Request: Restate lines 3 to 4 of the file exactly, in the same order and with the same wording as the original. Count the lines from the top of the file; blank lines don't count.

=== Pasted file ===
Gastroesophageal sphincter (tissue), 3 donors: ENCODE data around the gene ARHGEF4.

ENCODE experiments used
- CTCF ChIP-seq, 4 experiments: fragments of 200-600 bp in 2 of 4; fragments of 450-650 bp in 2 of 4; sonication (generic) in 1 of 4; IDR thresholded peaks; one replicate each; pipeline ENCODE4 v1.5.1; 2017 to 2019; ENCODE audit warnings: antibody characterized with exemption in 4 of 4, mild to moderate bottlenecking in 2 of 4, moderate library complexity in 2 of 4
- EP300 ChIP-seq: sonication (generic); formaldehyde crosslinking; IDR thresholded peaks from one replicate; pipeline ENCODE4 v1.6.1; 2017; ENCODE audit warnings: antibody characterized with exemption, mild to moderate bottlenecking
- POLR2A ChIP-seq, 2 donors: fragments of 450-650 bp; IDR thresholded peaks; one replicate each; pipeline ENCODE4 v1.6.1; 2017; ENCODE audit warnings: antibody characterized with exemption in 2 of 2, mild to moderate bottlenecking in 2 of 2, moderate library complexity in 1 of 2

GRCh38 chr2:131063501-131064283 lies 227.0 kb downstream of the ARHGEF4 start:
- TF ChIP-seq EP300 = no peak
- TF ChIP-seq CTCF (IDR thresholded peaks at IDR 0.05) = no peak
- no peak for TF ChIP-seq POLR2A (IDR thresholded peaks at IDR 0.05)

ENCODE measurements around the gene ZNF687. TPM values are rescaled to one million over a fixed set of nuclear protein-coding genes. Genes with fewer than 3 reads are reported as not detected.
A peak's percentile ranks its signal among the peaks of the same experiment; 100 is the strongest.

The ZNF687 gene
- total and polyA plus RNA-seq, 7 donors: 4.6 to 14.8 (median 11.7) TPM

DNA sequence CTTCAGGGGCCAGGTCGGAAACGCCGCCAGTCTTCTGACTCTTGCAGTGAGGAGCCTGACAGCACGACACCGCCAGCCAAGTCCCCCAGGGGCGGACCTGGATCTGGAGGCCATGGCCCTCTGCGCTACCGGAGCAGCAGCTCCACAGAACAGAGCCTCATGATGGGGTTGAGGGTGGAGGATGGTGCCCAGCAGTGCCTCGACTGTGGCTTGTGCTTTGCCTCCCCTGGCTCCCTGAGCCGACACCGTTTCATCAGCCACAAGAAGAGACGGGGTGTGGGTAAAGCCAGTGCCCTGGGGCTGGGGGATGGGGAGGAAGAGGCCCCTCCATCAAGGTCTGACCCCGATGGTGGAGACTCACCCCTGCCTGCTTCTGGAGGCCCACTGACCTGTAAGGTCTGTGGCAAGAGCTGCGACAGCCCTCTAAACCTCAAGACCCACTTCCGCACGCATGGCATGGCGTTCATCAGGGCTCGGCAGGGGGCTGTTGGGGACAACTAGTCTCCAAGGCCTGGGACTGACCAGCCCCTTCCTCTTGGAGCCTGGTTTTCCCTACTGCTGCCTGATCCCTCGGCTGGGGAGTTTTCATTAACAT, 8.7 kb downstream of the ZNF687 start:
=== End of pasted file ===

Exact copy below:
- CTCF ChIP-seq, 4 experiments: fragments of 200-600 bp in 2 of 4; fragments of 450-650 bp in 2 of 4; sonication (generic) in 1 of 4; IDR thresholded peaks; one replicate each; pipeline ENCODE4 v1.5.1; 2017 to 2019; ENCODE audit warnings: antibody characterized with exemption in 4 of 4, mild to moderate bottlenecking in 2 of 4, moderate library complexity in 2 of 4
- EP300 ChIP-seq: sonication (generic); formaldehyde crosslinking; IDR thresholded peaks from one replicate; pipeline ENCODE4 v1.6.1; 2017; ENCODE audit warnings: antibody characterized with exemption, mild to moderate bottlenecking